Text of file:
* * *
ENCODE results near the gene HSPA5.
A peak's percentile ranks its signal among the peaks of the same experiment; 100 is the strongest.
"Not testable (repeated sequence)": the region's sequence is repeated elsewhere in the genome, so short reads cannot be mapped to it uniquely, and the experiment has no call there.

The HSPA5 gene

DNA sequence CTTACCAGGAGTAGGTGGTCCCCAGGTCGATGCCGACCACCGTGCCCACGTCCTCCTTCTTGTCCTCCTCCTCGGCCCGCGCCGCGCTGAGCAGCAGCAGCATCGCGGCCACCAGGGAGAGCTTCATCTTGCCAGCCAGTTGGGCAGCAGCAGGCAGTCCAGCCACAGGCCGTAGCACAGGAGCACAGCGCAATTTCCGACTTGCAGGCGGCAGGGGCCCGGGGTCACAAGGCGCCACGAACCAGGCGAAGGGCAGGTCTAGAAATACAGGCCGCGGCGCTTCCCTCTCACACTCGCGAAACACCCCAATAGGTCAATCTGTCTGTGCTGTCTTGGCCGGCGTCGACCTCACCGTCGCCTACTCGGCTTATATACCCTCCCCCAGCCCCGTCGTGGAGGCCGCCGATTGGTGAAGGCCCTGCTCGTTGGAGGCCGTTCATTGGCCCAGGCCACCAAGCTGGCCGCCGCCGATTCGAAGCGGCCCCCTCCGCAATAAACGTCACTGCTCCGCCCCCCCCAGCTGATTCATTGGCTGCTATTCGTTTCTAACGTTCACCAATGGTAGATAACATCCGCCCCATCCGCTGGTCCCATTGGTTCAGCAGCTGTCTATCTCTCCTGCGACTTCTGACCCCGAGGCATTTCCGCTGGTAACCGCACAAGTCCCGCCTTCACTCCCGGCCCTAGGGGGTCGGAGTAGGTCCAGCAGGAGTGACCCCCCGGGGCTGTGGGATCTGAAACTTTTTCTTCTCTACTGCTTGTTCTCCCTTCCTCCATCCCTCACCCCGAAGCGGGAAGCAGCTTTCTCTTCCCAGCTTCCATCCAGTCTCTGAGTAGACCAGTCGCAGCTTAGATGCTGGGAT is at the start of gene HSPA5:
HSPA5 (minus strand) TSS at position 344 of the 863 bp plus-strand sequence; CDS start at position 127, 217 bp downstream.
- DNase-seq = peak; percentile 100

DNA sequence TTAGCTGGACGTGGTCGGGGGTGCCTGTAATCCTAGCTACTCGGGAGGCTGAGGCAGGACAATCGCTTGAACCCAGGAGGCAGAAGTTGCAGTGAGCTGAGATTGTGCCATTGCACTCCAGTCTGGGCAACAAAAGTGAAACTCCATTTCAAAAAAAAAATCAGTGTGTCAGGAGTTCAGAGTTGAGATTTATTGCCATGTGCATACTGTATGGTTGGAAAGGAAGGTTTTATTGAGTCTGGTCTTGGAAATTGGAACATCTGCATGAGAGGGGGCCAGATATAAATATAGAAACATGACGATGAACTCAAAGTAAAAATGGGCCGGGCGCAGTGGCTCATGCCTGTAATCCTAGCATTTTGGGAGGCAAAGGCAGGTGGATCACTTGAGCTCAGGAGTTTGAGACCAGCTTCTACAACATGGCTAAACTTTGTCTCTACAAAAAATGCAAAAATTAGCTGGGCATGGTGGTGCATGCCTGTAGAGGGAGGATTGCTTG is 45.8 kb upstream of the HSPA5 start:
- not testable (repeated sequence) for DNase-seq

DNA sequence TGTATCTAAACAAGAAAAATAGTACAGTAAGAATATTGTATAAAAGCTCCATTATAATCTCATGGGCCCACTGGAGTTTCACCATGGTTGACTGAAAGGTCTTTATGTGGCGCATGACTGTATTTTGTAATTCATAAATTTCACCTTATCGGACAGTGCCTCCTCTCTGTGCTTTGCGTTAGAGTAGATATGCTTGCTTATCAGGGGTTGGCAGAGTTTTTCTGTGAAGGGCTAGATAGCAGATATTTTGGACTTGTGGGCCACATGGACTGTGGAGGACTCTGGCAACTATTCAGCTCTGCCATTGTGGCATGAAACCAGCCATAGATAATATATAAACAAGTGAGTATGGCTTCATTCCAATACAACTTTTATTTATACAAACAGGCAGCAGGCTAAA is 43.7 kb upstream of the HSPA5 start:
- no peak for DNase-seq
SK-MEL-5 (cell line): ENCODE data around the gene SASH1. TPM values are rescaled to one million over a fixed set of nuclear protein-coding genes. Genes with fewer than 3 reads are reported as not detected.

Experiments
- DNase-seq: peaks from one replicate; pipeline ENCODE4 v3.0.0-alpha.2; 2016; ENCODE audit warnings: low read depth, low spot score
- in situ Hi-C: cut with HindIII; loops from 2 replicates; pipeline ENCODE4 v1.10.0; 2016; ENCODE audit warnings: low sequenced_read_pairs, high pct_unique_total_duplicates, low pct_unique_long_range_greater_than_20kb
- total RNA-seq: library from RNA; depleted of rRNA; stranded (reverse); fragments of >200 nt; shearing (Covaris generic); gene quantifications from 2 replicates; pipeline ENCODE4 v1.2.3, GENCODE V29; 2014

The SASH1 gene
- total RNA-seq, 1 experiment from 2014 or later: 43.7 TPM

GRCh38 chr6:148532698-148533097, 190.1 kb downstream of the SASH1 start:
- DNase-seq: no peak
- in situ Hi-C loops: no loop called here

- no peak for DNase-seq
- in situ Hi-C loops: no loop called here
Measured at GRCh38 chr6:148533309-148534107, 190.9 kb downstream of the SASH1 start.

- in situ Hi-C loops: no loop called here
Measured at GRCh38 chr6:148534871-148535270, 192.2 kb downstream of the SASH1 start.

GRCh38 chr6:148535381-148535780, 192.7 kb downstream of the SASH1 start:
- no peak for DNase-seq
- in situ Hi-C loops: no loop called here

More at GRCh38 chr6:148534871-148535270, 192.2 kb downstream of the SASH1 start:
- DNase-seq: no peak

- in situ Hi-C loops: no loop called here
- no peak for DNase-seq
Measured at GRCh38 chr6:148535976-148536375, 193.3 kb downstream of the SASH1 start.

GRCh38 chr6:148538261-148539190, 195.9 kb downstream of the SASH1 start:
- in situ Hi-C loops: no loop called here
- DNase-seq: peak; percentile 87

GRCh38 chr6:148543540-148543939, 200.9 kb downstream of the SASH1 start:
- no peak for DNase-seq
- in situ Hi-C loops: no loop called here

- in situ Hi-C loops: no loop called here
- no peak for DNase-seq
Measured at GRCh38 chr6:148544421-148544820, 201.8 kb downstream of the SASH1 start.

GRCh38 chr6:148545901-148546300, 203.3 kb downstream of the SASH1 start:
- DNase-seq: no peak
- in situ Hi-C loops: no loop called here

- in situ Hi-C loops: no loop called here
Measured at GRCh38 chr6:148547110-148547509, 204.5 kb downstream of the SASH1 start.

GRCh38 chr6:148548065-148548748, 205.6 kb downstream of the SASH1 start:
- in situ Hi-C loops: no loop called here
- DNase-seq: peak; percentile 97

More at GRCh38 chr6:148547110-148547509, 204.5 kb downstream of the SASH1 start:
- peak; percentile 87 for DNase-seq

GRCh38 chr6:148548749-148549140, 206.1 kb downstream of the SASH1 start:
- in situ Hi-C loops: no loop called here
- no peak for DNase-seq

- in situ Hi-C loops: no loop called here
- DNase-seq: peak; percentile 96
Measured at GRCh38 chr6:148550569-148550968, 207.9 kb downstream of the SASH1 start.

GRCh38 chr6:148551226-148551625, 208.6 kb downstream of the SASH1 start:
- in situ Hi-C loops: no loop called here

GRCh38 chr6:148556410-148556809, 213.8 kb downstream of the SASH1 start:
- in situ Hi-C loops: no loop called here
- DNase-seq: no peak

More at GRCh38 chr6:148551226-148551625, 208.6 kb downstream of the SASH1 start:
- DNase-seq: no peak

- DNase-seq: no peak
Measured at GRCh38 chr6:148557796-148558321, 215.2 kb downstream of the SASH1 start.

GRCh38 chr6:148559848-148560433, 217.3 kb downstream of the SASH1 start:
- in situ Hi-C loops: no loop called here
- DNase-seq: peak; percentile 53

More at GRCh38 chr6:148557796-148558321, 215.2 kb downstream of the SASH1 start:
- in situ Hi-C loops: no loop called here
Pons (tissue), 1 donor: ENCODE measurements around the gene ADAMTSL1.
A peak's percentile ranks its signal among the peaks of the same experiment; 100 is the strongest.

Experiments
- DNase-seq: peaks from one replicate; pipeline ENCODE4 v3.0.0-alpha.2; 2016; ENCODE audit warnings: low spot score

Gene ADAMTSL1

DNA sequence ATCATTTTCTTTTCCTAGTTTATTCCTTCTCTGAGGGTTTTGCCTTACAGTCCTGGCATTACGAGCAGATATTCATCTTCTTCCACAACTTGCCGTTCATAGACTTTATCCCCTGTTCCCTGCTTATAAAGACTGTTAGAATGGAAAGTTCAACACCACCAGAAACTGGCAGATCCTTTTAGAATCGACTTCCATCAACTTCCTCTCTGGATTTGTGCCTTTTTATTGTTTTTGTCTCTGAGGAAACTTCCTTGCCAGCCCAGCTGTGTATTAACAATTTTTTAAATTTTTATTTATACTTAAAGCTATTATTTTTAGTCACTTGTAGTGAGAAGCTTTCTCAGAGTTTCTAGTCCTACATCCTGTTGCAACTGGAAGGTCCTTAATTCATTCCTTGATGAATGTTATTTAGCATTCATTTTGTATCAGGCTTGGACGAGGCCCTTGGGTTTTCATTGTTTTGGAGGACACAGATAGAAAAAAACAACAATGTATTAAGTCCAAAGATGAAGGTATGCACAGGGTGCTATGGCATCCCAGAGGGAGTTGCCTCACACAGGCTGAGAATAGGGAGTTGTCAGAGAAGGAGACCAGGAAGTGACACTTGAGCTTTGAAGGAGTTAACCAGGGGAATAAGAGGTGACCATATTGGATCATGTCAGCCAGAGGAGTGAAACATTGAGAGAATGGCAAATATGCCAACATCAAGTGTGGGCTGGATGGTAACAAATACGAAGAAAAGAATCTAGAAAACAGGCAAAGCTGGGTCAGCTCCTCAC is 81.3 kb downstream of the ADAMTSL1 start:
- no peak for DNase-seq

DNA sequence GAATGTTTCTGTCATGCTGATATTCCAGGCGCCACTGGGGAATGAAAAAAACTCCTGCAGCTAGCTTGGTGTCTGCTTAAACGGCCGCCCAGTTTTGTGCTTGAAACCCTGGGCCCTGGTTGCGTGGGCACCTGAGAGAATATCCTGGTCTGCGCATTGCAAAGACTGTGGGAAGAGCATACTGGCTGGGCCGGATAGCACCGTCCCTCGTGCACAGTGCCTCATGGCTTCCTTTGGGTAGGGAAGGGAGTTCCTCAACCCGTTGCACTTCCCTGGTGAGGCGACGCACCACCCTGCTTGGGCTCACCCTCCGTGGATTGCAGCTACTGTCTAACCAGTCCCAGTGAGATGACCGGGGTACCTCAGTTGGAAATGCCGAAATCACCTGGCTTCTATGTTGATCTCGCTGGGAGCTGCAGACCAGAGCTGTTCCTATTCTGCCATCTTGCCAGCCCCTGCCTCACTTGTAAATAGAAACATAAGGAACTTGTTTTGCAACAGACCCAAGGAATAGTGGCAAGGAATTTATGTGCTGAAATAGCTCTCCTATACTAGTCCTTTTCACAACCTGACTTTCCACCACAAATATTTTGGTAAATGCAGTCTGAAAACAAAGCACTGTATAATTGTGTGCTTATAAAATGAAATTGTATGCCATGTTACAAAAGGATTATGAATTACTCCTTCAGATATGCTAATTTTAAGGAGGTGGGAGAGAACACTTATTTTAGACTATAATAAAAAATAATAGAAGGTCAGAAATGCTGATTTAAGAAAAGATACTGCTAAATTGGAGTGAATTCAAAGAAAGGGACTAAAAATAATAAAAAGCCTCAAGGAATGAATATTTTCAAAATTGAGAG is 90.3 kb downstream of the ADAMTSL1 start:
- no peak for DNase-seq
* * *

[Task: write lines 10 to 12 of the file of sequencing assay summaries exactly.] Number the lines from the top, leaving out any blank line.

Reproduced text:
DNA sequence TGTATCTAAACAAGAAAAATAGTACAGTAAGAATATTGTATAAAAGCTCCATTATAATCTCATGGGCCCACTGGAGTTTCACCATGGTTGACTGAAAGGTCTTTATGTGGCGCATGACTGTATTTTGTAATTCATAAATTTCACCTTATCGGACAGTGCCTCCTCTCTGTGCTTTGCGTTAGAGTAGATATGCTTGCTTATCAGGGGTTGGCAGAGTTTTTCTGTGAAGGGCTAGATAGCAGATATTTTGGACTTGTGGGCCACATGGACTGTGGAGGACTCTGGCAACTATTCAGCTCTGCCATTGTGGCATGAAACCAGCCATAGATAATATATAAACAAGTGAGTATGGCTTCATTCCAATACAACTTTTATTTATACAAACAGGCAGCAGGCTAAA is 43.7 kb upstream of the HSPA5 start:
- no peak for DNase-seq
SK-MEL-5 (cell line): ENCODE data around the gene SASH1. TPM values are rescaled to one million over a fixed set of nuclear protein-coding genes. Genes with fewer than 3 reads are reported as not detected.